Removing a condom without consent, or stealthing, will be treated as rape as part of the Queensland government's overhaul of sexual violence legislation.
Attorney-General Shannon Fentiman made the commitment as part of the government's response to the second and final Hear her Voice report, tabled in parliament on Thursday.
The report by the Women's Safety and Justice Taskforce calls for urgent reform among 188 recommendations which have all been supported or supported in principle by the state government.
Key changes include a legislative overhaul adopting an affirmative consent model and criminalising "stealthing" in a major reform of the state's sexual violence laws.
Stealthing involves the removal of a condom without consent.
"We will progress amendments to recognise stealthing as rape and reform the laws of evidence and procedure as they apply to sexual offences," Ms Fentiman said.
"Stealthing fundamentally violates the consent given for a sexual act. It is rape and it should be recognised as such."
The government will also invest $225 million over five years to implement the report's recommendations and improve women's and girls' experience of the criminal justice system.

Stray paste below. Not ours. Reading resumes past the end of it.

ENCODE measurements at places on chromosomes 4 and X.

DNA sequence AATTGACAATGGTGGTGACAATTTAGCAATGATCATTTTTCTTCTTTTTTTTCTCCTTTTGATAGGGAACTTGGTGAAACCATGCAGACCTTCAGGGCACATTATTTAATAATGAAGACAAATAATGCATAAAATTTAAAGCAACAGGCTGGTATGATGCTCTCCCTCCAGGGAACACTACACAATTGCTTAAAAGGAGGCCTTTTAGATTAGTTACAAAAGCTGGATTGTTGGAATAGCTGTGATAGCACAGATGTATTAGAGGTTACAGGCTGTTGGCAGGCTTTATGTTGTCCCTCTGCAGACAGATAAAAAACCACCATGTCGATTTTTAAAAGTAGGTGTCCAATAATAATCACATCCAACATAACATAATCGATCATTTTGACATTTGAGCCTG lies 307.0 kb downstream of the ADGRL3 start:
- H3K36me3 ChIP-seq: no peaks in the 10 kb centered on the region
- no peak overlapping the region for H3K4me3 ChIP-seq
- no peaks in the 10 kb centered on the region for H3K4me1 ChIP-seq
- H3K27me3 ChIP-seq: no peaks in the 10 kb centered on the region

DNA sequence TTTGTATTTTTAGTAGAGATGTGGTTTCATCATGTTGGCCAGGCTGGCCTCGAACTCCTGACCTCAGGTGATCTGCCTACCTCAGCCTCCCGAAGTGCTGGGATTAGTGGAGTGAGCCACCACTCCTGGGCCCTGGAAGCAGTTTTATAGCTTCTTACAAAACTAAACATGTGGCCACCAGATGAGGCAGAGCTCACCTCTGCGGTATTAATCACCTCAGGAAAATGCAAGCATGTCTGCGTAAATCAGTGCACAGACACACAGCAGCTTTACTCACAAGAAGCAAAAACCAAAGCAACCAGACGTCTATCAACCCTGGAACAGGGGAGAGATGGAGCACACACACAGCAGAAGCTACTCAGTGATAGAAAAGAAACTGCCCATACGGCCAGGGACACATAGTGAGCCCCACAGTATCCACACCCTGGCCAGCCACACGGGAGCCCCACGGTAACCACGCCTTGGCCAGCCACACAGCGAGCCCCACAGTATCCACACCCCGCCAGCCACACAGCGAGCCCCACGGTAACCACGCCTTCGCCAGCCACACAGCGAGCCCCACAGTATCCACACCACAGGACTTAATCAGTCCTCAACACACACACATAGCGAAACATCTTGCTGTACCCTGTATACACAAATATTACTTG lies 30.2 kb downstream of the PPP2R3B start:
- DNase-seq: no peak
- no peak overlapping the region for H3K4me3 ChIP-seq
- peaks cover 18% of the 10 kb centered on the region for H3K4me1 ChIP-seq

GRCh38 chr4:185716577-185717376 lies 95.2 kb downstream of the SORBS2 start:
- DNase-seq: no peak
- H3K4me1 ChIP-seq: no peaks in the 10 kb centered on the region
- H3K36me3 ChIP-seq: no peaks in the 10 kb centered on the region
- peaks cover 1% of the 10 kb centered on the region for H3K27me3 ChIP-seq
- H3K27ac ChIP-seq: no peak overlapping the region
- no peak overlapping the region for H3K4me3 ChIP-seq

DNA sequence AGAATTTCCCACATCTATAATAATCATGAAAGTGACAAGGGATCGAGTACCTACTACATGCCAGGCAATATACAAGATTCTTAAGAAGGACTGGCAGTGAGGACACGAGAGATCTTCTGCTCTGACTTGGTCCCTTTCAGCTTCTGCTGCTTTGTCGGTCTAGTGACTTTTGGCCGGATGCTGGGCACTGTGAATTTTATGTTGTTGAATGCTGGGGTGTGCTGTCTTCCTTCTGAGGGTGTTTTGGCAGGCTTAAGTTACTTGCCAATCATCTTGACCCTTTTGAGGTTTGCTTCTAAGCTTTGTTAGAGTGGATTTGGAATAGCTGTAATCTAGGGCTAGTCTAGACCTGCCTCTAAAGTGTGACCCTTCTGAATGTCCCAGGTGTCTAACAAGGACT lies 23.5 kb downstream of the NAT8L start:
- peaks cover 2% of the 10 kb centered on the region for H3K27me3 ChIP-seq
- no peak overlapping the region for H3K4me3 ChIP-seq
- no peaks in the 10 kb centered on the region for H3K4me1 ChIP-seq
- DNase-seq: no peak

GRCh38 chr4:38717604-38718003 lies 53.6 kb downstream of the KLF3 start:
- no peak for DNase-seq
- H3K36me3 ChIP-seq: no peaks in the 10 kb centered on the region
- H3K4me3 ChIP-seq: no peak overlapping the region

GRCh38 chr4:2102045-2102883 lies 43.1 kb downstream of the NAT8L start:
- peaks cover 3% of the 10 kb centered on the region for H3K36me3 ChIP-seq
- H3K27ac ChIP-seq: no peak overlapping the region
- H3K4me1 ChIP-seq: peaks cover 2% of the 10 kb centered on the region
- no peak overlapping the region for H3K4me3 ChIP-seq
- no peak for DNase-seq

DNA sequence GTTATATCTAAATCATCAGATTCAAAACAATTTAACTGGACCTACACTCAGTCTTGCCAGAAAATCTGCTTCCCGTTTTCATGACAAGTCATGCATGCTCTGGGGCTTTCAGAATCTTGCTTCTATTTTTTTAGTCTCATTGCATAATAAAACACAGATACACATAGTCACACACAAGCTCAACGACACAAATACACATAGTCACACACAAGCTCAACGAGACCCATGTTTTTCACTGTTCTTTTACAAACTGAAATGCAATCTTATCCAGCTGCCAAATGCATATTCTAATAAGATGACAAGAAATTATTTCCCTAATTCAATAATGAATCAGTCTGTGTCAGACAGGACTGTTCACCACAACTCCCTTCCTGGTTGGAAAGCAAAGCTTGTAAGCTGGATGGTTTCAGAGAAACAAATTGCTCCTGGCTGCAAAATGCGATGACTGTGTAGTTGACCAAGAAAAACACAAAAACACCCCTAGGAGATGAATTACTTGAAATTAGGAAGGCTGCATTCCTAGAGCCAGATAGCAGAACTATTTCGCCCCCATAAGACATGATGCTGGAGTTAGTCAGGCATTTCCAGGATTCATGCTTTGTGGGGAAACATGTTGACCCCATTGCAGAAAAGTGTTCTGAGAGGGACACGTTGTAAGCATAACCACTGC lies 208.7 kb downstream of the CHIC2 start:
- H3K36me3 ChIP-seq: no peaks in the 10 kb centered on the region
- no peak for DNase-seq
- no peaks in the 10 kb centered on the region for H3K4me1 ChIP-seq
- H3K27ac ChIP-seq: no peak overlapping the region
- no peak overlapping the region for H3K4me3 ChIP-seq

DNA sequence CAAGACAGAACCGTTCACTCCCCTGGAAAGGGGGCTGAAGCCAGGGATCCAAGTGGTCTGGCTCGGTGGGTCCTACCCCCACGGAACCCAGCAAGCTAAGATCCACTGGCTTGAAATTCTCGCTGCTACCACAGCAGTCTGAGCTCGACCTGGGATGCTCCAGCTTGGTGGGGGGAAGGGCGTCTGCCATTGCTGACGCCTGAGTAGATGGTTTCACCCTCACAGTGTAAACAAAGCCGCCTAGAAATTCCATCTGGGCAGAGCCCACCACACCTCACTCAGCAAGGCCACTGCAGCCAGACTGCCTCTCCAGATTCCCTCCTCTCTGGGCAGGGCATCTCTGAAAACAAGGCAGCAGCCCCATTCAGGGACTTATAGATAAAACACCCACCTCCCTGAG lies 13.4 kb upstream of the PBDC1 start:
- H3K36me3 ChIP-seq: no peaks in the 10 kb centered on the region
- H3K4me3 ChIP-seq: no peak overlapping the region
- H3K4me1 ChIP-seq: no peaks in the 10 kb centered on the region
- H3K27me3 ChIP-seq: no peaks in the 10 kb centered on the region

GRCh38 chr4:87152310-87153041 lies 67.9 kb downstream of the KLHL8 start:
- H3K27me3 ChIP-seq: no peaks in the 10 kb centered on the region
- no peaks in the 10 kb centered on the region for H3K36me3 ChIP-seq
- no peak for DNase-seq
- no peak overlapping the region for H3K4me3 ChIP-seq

The overhaul will strengthen the justice system by putting victims at the centre of reform, Ms Fentiman said.
"This brings our government's total investment to eliminate domestic family and sexual violence to over $1.3 billion," she said.
Key initiatives include court IT upgrades to make it easier for victims to give video evidence, and piloting a victim's advocate service to develop the most appropriate statewide model, Ms Fentiman said.
Headed by former Court of Appeal president Margaret McMurdo, the task force received more than 300 submissions including over 250 from victim-survivors of sexual assault and 19 from offenders.
The task force considered possible areas of reform across prevention and community awareness, reporting, response by state services, support for victims as they navigate the justice system, and legislative amendments.
It also examined the impacts of resourcing to address sexual violence, the over-representation of First Nations women in the justice system, community attitudes to consent laws and the general barriers faced by women when reporting crimes through to their experiences in the courts.
Australian Associated Press